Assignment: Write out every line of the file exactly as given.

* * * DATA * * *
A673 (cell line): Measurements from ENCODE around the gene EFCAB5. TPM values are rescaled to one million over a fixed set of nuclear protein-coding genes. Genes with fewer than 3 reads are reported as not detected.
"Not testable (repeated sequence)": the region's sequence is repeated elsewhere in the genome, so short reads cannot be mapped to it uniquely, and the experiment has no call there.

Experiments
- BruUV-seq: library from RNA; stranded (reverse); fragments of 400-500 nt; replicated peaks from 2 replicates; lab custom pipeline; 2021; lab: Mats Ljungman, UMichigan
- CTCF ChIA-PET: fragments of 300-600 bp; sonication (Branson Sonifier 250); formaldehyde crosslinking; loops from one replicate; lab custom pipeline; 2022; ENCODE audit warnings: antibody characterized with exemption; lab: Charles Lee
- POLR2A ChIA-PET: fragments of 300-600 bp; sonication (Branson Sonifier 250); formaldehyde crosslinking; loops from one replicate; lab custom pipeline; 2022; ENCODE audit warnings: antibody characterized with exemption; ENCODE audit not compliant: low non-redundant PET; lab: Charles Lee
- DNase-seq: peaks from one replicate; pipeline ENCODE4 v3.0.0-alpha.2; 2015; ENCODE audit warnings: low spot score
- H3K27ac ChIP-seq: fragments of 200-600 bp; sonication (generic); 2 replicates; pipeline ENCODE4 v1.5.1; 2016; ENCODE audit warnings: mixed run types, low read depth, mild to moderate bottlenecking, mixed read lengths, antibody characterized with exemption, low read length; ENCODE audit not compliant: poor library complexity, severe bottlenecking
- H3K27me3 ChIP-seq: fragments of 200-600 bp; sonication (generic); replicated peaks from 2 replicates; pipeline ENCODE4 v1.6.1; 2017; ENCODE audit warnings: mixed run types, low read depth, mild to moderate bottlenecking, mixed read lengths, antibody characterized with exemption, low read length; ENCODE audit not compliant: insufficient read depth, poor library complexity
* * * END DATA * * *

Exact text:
A673 (cell line): Measurements from ENCODE around the gene EFCAB5. TPM values are rescaled to one million over a fixed set of nuclear protein-coding genes. Genes with fewer than 3 reads are reported as not detected.
"Not testable (repeated sequence)": the region's sequence is repeated elsewhere in the genome, so short reads cannot be mapped to it uniquely, and the experiment has no call there.

Experiments
- BruUV-seq: library from RNA; stranded (reverse); fragments of 400-500 nt; replicated peaks from 2 replicates; lab custom pipeline; 2021; lab: Mats Ljungman, UMichigan
- CTCF ChIA-PET: fragments of 300-600 bp; sonication (Branson Sonifier 250); formaldehyde crosslinking; loops from one replicate; lab custom pipeline; 2022; ENCODE audit warnings: antibody characterized with exemption; lab: Charles Lee
- POLR2A ChIA-PET: fragments of 300-600 bp; sonication (Branson Sonifier 250); formaldehyde crosslinking; loops from one replicate; lab custom pipeline; 2022; ENCODE audit warnings: antibody characterized with exemption; ENCODE audit not compliant: low non-redundant PET; lab: Charles Lee
- DNase-seq: peaks from one replicate; pipeline ENCODE4 v3.0.0-alpha.2; 2015; ENCODE audit warnings: low spot score
- H3K27ac ChIP-seq: fragments of 200-600 bp; sonication (generic); 2 replicates; pipeline ENCODE4 v1.5.1; 2016; ENCODE audit warnings: mixed run types, low read depth, mild to moderate bottlenecking, mixed read lengths, antibody characterized with exemption, low read length; ENCODE audit not compliant: poor library complexity, severe bottlenecking
- H3K27me3 ChIP-seq: fragments of 200-600 bp; sonication (generic); replicated peaks from 2 replicates; pipeline ENCODE4 v1.6.1; 2017; ENCODE audit warnings: mixed run types, low read depth, mild to moderate bottlenecking, mixed read lengths, antibody characterized with exemption, low read length; ENCODE audit not compliant: insufficient read depth, poor library complexity